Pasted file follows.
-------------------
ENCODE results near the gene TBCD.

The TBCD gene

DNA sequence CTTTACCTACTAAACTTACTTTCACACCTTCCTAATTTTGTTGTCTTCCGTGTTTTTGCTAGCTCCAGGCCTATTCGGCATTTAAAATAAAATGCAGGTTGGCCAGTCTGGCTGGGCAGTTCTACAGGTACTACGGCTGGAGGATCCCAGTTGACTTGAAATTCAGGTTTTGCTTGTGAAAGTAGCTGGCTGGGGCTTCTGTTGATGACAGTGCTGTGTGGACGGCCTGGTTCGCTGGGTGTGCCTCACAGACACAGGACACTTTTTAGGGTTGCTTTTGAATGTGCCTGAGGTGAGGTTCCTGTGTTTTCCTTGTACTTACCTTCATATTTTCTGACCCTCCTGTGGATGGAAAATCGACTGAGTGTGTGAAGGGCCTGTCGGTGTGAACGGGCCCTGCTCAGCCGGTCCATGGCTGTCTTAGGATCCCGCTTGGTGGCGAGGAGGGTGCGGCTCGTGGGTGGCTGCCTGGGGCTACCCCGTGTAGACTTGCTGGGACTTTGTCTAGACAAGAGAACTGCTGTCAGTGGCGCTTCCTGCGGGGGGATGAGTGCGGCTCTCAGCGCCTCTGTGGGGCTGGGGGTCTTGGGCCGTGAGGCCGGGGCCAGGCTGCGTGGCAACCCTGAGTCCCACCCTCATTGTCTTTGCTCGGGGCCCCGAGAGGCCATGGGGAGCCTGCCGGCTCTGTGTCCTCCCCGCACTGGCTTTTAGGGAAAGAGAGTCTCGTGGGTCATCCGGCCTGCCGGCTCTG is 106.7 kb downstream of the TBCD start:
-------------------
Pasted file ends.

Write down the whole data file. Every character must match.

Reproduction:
ENCODE results near the gene TBCD.

The TBCD gene

DNA sequence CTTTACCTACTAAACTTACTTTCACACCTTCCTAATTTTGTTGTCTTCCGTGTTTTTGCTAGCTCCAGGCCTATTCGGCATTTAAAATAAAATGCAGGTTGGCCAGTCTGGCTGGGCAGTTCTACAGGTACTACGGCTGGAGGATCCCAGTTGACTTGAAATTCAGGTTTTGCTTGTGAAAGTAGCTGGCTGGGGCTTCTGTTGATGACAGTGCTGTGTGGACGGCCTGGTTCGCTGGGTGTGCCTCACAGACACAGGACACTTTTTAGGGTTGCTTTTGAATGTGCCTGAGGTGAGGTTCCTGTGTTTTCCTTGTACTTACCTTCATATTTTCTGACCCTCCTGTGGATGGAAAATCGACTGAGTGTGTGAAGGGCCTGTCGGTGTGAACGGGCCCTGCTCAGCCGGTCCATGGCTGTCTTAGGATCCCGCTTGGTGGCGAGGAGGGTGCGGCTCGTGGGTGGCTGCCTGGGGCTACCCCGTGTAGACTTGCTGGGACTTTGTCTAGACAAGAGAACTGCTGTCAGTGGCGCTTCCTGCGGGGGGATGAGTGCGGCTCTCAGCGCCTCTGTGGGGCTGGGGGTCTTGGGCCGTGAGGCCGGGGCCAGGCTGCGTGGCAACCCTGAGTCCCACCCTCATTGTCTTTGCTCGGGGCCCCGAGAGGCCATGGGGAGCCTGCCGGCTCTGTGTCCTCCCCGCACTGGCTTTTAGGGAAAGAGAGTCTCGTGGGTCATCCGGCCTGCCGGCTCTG is 106.7 kb downstream of the TBCD start: